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The art of beginning again (and again)

The truth is this: I don’t think I’ve written anything more serious than a journal entry in almost six months (not counting academic publications, that is).

And even that truth is something of a lie because I have written some things, I have an unfinished draft or two of a blog post hanging out on my computer that I never polished up and published and an even longer list of possible blog titles I liked enough to jot down, but never followed through on.

I haven’t written for a long list of reasons — among them, I’ve been focused on healing several chronic health issues (progress has been mixed, but there has been progress) and that lately the time has never felt right (hint: the time will never feel right).

All of which is to say that this blog post is about beginning again (and again). Because as much as I like to tell myself the story that it is enough to begin something once and then to keep going — the truth is always that I begin something once and then life derails me and I find myself needing to begin over and over again.

So today, I thought I’d share just a few tips for how to begin again with grace.

First, honor the truth that this is how life is.

Life is full of difficulties you failed to account for: a bad night’s sleep, an unexpectedly dead phone, a serious illness. These difficulties come in all shapes and sizes and their most important shared feature is that, no matter how carefully you planned or how diligently you agonized, you could not have accounted for them.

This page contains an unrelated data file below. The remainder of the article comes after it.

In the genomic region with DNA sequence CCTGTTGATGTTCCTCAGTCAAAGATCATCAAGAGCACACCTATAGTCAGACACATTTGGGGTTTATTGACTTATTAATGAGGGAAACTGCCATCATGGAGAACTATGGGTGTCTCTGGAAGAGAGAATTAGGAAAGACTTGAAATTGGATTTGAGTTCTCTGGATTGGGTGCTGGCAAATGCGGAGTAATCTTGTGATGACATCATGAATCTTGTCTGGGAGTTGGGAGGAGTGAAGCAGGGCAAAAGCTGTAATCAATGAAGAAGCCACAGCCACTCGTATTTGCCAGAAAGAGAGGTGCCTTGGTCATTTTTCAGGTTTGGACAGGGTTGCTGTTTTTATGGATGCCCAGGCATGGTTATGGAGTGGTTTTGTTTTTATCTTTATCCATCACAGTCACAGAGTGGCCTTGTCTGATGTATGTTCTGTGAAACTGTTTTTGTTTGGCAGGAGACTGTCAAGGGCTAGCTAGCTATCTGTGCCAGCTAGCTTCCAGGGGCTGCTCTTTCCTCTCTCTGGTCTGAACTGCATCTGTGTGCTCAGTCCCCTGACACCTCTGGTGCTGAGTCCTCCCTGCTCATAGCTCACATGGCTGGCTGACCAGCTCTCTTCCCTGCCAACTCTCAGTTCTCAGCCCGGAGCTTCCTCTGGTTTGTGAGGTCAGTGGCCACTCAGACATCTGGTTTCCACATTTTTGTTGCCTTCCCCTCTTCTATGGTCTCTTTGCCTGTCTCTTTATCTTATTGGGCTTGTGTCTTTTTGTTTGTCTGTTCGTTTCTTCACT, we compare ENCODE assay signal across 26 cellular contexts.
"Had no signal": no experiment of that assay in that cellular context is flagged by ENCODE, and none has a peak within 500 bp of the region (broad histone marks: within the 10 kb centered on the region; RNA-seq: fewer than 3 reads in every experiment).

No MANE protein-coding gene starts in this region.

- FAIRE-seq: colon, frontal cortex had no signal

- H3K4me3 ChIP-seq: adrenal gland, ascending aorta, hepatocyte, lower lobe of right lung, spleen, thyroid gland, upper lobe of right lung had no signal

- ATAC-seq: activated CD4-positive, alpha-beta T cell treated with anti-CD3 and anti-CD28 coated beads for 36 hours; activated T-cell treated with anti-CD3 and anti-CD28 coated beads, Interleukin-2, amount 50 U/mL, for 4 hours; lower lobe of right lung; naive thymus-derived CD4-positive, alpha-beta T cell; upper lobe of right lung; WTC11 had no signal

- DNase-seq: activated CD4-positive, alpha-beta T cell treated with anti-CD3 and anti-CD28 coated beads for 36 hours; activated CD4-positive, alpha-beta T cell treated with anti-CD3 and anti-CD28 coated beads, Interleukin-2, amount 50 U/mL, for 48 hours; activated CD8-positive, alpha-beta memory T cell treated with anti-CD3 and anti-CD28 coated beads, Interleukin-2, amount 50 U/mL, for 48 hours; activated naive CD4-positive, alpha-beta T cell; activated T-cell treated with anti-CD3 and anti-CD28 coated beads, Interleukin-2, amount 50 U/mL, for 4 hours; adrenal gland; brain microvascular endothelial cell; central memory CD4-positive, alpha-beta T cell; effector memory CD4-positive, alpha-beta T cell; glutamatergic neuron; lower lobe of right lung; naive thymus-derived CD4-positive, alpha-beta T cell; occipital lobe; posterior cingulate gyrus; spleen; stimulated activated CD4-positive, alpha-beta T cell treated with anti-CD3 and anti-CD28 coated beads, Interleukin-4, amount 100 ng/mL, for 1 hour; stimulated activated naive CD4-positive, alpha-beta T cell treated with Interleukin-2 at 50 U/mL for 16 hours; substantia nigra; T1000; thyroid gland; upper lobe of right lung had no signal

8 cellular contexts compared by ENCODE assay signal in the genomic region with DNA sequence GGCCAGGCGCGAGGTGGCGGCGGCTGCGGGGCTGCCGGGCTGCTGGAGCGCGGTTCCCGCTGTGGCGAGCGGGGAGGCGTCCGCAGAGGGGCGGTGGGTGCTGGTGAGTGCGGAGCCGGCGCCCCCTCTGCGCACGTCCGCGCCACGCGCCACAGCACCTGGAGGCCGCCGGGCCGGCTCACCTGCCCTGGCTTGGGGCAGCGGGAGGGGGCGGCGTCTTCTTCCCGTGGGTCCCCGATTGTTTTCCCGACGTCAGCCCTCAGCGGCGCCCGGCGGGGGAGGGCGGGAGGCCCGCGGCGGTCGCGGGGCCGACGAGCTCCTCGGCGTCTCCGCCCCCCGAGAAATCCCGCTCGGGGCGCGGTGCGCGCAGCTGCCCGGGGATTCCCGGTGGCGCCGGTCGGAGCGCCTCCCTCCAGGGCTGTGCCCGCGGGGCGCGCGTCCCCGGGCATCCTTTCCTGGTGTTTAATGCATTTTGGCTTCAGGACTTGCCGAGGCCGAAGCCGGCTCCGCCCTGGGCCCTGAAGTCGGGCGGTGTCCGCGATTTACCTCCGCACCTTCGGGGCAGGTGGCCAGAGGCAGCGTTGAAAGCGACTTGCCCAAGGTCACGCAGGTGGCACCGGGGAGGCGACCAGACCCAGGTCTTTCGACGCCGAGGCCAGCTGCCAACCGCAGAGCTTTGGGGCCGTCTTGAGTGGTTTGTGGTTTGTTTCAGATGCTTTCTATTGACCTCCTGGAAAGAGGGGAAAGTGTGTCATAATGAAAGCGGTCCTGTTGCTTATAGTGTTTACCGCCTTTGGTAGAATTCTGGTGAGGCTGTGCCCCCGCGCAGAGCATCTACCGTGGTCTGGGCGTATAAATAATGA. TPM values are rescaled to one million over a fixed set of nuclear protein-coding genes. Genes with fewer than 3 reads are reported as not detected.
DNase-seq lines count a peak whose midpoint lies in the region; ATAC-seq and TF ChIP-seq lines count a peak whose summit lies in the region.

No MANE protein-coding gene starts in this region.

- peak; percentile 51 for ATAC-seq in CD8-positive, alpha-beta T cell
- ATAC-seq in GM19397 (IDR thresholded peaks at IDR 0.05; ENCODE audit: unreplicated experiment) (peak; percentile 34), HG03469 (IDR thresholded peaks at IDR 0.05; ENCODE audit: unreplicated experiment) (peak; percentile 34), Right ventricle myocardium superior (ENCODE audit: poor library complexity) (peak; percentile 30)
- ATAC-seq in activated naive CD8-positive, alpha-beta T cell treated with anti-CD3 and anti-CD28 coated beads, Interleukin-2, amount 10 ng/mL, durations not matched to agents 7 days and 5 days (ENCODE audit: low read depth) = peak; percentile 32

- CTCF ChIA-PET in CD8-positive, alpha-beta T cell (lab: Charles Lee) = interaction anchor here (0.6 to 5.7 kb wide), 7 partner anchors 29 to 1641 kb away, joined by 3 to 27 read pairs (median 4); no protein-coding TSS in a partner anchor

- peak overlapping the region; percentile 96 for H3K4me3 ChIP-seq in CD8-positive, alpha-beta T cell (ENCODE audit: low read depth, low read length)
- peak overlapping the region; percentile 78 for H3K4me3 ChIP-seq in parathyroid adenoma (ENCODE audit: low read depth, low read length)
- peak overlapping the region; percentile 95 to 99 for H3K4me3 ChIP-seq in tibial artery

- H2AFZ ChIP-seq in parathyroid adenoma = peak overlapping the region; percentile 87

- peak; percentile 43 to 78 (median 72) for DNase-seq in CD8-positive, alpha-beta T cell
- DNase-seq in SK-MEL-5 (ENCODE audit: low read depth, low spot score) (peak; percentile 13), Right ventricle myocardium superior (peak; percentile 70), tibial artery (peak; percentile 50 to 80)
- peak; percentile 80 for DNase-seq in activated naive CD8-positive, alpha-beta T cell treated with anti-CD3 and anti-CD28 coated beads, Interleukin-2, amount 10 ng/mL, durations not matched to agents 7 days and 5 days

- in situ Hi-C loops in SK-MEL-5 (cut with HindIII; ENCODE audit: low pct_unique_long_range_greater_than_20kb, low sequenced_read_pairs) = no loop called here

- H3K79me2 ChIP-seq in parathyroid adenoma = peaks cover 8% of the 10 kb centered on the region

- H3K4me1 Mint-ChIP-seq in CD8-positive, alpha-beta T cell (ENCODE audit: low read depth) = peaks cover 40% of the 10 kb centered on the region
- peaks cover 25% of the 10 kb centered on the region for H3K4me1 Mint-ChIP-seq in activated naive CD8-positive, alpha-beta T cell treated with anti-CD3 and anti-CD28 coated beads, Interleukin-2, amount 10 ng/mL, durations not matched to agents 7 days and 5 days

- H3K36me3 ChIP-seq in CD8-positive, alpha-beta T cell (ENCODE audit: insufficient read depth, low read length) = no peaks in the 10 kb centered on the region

The important thing isn’t that these things happen — it’s how we choose to respond when they do.

If we sleep badly do we slack off because we’re exhausted and then feel guilty about how little we’re accomplishing? Or do we take a cold, hard look at our plans for the day and say, “Here’s the two key things that I have the energy to accomplish today. Everything else will have to wait for tomorrow” — and then we follow through on that: we do our two things and are done for the day.

The way to more forward with grace when life throws up an unexpected roadblock is to keep coming home to the truth of our reality in each moment.

Today my reality is that I am tired. Today my reality is that I have needed to scale back on some of the things I had hoped to accomplish.

But today my reality is also that I have managed to do many of the things that I intended to do — and that this is cause for celebration, not punishment. In my own way, I am triumphing despite adverse circumstances — should I choose to view my actions in this way.

Second, offer yourself compassion instead of judgement.

This is the one thing that has made the biggest difference in my life.

I used to have this terribly toxic inner dialogue where every missed deadline was a disaster and every broken promise (to myself, mostly, but sometimes to other people) proved what a terrible, unreliable person I was.

But the truth about living this way is it makes you feel hunted.

Your own scathing inner voices haunt you, until you are terrified to drop the ball on even one small thing for fear of the furious criticism that will issue from the bully that lives inside your mind.

Being constantly on the run from your own inner critic doesn’t work very well.